Although Sonic’s fortunes since going fully 3D have been mixed, some of his supporting cast and hangers-on have had it far worse; few more so than poor old Shadow the Hedgehog.
Sonic Adventure represented a number of firsts for the series, among which was an inaugural attempt to furnish proceedings with a meaningful narrative. The resulting yarn was by no means atrocious, but even the most ardent zealot would concede that there was definitely room for improvement; clearly, a sequel would need to up the ante considerably. Some manner of ‘evil Sonic’ had arguably always been on the cards, and on what better occasion to pull out all the stops and finally make it a reality than the centenary of the series’ Mega Drive debut?
Sonic Adventure 2‘s original teaser trailer hinted at what would become its central theme; the contrast between good and evil. In it, the phrase Ultimate Life Form is spliced with profile shots of the then unnamed Shadow the Hedgehog. It was an exciting time to be one of the SEGA faithful, even if by that stage it was clear that the Dreamcast wasn’t going to go the distance, and that Sonic Adventure 2 would likely be the last game in the series to grace the short-lived console.
One of Dreamcast era Sonic’s undisputed triumphs is Yuji Uekawa’s glorious complimentary artwork. Such a thing does not a good game make, of course, but everybody loves a bit of eye candy. In his original, anime-style concept, Shadow looks pretty badass, and is clearly intended to starkly contrast Sonic’s, bright, chirpy demeanor and clean-cut look. Sadly, subsequent installments have largely relied on loveless, sterile renders as promotional assets. It should be noted that although Uekawa was tasked with bringing Shadow to life from a visual standpoint, he was actually the brainchild of director (et al) Takashi Iizuka.
Shadow’s back story and onscreen persona were pretty cliché; he was portrayed as a dark and moody sociopath, but one made so by circumstance rather than a fundamental ‘wrongness’. Compared to the embarrassing Saturday morning cartoonisms of the rest of the cast, though, Shadow positively oozed personality. He was was central to the very premise of Sonic Adventure 2, and his presence shook things up so as to make the game very distinct from its predecessor, yet it still remain recognizably ‘Sonic’.
With Shadow being billed as Sonic’s darker, more serious analog, it was unsurprising that their stages played identically; in fact, there’s a mod for the PC version of Sonic Adventure 2 that allows them to enter one another’s, and even before then the same could be achieved in the GameCube iteration via an Action Replay cheat system. Fans had few qualms regarding the two characters similarities, as the ‘high-speed 3D action’ stages (in the game’s tutorial’s words) were Sonic Adventure 2’s best bit.
After a final, climactic orbital battle with the oddly monickered ‘Final Hazard’ alongside Super Sonic, Shadow plummeted to Earth, and his death, you’d be forgiven for assuming. Ironically, this would have been a far more dignified end for the upstart anti-hero; bowing out as a one off pseudo-antagonist just passing through for the series’ 10th anniversary, dignity intact. Sadly, it was not to be.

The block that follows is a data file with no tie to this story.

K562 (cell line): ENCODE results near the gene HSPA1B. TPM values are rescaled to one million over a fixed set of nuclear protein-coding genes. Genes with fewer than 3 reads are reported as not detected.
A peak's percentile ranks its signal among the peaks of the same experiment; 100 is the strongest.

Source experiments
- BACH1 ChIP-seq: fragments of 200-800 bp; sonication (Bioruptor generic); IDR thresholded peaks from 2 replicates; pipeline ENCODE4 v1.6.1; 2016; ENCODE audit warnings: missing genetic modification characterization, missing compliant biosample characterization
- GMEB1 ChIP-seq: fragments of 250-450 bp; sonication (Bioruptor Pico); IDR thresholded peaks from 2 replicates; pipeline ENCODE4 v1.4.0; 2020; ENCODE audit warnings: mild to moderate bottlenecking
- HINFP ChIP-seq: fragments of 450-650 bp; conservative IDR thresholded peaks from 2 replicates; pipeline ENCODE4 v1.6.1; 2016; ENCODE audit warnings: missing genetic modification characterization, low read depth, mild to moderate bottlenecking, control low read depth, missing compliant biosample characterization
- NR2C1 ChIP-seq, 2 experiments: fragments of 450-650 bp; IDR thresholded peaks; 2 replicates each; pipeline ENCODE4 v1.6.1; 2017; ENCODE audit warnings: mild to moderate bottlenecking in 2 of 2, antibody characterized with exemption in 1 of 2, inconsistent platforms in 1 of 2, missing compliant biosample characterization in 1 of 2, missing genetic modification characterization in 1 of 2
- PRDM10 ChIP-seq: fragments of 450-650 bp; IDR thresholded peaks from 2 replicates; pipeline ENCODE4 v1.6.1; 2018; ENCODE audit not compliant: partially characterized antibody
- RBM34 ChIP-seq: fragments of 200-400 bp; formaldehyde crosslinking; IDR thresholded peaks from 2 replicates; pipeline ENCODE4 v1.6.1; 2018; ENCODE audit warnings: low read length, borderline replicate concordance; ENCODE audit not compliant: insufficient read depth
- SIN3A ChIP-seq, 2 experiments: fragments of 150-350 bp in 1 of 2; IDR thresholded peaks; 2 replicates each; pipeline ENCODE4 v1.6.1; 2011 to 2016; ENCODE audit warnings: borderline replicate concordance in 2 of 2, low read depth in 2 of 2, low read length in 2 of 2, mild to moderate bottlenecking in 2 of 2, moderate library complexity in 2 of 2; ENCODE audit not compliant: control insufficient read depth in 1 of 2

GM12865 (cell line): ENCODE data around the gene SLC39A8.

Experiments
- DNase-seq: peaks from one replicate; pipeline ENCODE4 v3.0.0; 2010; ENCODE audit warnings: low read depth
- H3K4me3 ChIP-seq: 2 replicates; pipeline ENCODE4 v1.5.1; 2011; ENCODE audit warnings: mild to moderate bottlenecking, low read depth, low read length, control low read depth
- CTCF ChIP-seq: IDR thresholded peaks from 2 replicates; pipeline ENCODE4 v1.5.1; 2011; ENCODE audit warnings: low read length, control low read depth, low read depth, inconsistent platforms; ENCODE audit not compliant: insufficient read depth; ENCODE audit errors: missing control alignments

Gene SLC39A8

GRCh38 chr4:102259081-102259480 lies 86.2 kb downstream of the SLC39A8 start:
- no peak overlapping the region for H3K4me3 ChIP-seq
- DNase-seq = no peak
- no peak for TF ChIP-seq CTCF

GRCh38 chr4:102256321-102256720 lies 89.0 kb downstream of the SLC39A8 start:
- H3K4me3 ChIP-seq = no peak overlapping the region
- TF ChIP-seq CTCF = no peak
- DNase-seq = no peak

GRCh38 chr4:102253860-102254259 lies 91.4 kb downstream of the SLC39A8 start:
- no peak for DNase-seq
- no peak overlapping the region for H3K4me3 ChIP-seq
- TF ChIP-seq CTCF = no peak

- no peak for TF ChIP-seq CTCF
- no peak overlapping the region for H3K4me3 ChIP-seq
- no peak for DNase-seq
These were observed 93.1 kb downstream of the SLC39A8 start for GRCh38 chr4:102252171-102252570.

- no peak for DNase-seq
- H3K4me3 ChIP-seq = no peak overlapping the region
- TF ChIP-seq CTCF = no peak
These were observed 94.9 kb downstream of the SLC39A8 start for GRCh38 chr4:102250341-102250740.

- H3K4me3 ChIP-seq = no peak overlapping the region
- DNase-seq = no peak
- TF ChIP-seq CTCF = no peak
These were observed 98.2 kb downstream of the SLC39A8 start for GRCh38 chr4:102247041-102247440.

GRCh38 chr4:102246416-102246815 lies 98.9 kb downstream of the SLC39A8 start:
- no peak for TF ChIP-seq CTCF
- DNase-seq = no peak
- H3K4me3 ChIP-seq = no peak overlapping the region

Shadow was resurrected in short order for multi-platform curiosity, Sonic Heroes, which explained his miraculous survival away with a temporary and convenient nostalgia, and later (spoiler alert, as if you care) the implication that you’d actually been controlling a robot all along. As bad an omen as this was for Shadow’s future, vain hope remained that this may simply be an isolated error of judgement on SEGA’s part.
Released in 2005, Shadow The Hedgehog thrust our broody, dark-spined friend into the limelight, for what will likely be the first and last time. The game’s cardinal sin was inexplicably adding guns to the, by then, well-established 3D Sonic paradigm. This and a great many other missteps, such as the eyebrow-raising revelation that Shadow was created from alien DNA, yet somehow came out hedgehog-shaped, and the utter ridiculousness of said aliens’ leader, Black Doom, who sounded like Darth Vader might if he smoked 40 a day, contributed to the utter ruination of Shadow’s credibility.
Things went from bad to worse, as the down-on-his-luck ‘hog was awkwardly shoehorned into subsequent Sonic games of all shapes and sizes. Admittedly, he wasn’t too out of place in oddball Game Boy Advance brawler, Sonic Battle, but the unmitigated train wreck that was 2006’s attempted series reboot, for example, removed most of Shadow’s speed, seemingly granting him access to mid-air martial arts and a slew of vehicles that looked like Pound Shop (99c store) toys by way of recompense. The intention was to clearly to preemptively allay concerns of the game’s all-hedgehog cast playing too similarly, but as stated earlier, Shadow works best as a thematic and aesthetic counterweight to Sonic; more of a change of scenery than a different beast entirely.
It’s kind of ironic that Shadow’s starring in his own game was what really started him down the path to obscurity. His original concept was strong, and really added something to the game in which he debuted. Sadly, SEGA really didn’t know when to stop, and now he’s just another member of the Sonic series’ bloated supporting cast, deployed as a convenient vehicle for whatever plot device as and when required – surely a fate far worse than burning up on reentry 13 years ago?
What is there left to say, except sayonara, Shadow the Hedgehog?